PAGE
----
BMC has planned to install 500 sanitary pad dispensing units along with incinerators for used pads at 5000 public toilets in Mumbai. In the first phase of this initiative, BMC will install these machines at 5000 public toilets, with a focus on those located in slum areas in the city, said officials.
Presently, about 55 per cent of Mumbai’s population lives in slum areas in the city.
There are 7,543 public toilets in the city, of which 1999 are municipal toilets, 4694 are MHADA-owned public toilets, and 846 are pay-and-use public ones.
Eventually, the programme will cover all public toilets.
The Brihanmumbai Municipal Corporation recently floated tenders to install these wall-mounted sanitary pad dispensing machines for these toilet blocks, along with a contract to maintain them for three years. Maintenance clauses include ensuring these machines do not run out of the product, and that the stock is replaced within a few hours if it is exhausted.
Each machine will have the capacity to dispense 45 to 60 sanitary napkins—unfolded or folded. At one time, the machine will dispense one whole pack of napkins, consisting of three units of sanitary pads of various specifications. It will bear the capacity of dispensing a minimum of 150 napkins a day. The napkins will be obtained by inserting designated rupees in allotted slots for purchase, as the cost of the purchase is yet to be determined by the civic body.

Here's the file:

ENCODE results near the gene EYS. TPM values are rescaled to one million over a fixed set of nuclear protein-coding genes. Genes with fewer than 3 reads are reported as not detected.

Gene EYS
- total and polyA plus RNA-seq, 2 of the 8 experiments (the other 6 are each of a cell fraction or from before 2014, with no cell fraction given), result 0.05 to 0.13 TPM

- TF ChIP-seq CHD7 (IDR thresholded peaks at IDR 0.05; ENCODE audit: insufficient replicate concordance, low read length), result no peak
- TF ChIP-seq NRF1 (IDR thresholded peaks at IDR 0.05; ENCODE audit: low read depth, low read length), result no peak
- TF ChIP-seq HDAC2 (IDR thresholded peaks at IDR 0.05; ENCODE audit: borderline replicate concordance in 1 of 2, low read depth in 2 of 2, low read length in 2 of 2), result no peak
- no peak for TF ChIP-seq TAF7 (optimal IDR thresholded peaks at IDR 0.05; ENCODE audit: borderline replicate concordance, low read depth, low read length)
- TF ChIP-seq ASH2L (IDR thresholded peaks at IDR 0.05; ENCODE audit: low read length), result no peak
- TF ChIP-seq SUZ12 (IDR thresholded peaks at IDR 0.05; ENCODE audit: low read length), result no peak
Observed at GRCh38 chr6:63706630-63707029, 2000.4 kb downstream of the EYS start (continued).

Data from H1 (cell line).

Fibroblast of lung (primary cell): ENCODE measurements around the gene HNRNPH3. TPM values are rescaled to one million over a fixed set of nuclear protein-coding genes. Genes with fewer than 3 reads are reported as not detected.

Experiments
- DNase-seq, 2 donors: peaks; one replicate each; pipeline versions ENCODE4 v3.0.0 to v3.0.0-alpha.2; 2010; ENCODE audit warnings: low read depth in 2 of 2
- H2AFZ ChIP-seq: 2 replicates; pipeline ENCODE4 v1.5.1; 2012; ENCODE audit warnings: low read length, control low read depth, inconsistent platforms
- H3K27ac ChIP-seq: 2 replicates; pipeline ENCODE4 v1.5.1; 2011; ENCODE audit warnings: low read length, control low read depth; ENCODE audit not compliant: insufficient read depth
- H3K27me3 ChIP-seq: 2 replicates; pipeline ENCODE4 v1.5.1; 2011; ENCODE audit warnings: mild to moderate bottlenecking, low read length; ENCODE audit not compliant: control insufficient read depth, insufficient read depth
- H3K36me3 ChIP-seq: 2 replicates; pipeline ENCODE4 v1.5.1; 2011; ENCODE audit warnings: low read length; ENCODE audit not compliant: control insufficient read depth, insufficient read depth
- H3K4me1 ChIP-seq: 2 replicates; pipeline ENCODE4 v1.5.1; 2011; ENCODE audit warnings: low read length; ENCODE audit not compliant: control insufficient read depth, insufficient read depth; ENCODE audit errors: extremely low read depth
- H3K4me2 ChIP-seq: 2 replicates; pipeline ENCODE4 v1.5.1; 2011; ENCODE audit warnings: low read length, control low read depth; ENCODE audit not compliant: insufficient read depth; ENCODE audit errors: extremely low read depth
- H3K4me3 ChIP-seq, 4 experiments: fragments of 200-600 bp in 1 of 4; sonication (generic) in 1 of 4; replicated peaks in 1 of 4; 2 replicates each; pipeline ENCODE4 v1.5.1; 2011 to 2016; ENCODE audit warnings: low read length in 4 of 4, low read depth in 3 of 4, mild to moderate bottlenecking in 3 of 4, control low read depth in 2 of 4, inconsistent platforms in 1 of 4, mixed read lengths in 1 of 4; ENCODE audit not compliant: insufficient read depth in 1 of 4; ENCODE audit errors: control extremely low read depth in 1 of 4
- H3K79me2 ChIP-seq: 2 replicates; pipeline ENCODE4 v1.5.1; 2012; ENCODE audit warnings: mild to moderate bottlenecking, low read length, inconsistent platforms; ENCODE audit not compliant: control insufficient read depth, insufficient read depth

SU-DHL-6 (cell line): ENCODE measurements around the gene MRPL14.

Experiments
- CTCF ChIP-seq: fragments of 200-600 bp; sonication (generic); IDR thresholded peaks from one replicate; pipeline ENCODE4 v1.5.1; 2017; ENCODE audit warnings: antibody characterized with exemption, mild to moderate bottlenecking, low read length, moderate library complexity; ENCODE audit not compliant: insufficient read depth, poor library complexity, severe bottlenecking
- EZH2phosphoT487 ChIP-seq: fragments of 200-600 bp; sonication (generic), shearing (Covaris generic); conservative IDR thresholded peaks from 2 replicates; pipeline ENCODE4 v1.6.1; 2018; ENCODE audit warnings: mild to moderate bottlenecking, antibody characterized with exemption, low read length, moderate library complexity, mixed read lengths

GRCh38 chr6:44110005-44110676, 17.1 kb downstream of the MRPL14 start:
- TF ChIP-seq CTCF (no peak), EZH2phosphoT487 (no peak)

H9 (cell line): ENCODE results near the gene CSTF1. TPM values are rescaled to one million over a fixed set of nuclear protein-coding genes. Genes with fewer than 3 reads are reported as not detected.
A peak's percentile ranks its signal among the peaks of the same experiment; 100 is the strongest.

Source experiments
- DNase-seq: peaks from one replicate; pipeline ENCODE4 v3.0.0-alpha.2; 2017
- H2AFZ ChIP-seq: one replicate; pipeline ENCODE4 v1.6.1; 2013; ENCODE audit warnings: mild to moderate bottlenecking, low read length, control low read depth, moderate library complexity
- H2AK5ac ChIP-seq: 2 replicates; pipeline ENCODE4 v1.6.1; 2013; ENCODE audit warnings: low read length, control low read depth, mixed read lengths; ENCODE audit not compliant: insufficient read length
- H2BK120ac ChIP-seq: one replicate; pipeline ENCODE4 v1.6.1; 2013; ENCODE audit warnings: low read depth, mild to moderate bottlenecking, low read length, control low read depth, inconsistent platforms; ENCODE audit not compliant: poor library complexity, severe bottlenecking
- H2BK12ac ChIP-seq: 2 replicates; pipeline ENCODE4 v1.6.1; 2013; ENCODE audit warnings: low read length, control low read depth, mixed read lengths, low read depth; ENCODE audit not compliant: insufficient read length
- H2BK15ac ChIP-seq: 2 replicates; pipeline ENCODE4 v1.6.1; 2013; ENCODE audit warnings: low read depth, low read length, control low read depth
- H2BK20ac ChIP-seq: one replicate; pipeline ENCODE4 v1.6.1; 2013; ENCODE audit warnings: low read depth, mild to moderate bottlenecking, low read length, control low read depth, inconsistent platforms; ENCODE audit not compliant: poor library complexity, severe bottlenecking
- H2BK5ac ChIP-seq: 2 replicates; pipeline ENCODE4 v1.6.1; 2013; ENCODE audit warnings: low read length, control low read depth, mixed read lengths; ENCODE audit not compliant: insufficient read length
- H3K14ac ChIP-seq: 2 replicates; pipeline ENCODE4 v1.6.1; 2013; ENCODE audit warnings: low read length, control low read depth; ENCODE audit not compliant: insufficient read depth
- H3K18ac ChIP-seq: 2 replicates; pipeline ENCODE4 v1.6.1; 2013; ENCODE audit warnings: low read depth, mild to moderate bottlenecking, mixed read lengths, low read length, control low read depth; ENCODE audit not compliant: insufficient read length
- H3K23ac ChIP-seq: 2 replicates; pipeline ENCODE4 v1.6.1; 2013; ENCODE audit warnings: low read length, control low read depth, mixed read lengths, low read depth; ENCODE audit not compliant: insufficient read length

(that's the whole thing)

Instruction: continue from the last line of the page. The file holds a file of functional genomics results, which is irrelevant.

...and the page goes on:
The machines will be web-based and will generate electronic data about consumption and available stock, that can be accessed online at the ward level. When the stock in the machine is exhausted, a sign of no stock will be displayed on the machine, and will be received at the back end of the ward. Contractors maintaining the machine will be responsible for replenishing the stock within five hours after it is exhausted.
The cost per machine is about Rs 60,000 per unit. BMC has started the initiative in line with World Health Organization’s (WHO) hygiene plan for menstrual health and hygiene management.